An article in the Ottawa Citizen (referred to by Brent Patterson) cites a study from the Canadian Centre for Policy Alternatives which gives some different data but still points to an alarming degree of carbon emissions (45% of all the Federal Government’s Greenhouse Gases) from National Defense operations. A spokesperson from DND reports planned reductions in Greenhouse Gas emissions by 2030, but one wonders how much this can be trusted, given the lack of transparency to date.

A report by the Watershed Sentinel sheds further light on the Military’s “Carbon Footprint”

When we look at budgets, we can be equally dismayed by the discrepancy between the budgets of National Defense spending, and the spending of the Department of Environment and Climate Change.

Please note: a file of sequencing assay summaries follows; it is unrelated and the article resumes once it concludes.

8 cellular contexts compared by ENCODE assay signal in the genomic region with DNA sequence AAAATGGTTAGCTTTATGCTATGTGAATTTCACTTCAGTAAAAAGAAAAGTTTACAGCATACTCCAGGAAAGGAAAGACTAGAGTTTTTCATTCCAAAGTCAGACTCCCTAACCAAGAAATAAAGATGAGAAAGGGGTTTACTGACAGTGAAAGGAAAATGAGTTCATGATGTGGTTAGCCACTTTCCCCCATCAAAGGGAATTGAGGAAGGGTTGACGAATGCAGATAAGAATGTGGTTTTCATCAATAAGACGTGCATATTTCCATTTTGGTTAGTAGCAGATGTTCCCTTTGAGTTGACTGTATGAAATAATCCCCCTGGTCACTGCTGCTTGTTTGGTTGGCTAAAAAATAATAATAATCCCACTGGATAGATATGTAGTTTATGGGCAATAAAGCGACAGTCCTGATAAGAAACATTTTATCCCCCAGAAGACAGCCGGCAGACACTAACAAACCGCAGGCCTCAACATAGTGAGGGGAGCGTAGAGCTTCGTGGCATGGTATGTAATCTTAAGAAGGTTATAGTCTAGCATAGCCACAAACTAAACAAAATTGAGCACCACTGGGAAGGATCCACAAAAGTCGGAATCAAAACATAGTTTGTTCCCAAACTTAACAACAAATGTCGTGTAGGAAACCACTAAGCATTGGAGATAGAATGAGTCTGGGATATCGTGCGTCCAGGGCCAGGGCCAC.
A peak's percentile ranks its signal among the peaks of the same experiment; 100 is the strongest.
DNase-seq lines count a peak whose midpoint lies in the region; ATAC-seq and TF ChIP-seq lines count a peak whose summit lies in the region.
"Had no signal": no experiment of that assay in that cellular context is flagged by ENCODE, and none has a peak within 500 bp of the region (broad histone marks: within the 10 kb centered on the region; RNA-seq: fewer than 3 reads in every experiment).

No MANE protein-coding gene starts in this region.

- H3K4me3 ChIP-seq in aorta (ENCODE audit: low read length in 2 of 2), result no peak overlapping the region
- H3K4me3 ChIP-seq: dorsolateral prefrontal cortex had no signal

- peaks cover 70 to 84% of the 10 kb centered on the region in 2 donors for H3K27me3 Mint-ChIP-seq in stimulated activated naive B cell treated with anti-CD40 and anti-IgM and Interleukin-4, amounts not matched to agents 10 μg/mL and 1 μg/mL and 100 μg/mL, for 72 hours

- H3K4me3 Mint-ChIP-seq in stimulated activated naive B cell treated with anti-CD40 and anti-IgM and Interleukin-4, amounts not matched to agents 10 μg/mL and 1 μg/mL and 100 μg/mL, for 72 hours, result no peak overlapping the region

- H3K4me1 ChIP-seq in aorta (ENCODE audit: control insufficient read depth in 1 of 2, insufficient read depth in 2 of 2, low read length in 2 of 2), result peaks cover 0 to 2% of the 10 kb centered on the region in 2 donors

In 2020, according to the Public Accounts of Canada, the annual budget for DND was $27 billion. DND’s budget accounts for 30% of all federal departmental spending. By contrast, the budget for the Department of Environment and Climate Change was only $1.9 billion.” (Source: WILPF)

Shockingly, under the government’s current defense policy, over $553 billion will be spent on the military over the next 20 years to maintain “high-end warfighting”. In contrast, the investment for the Pan- Canadian Framework for Clean Growth and Climate Change is only $132 billion over 11 years.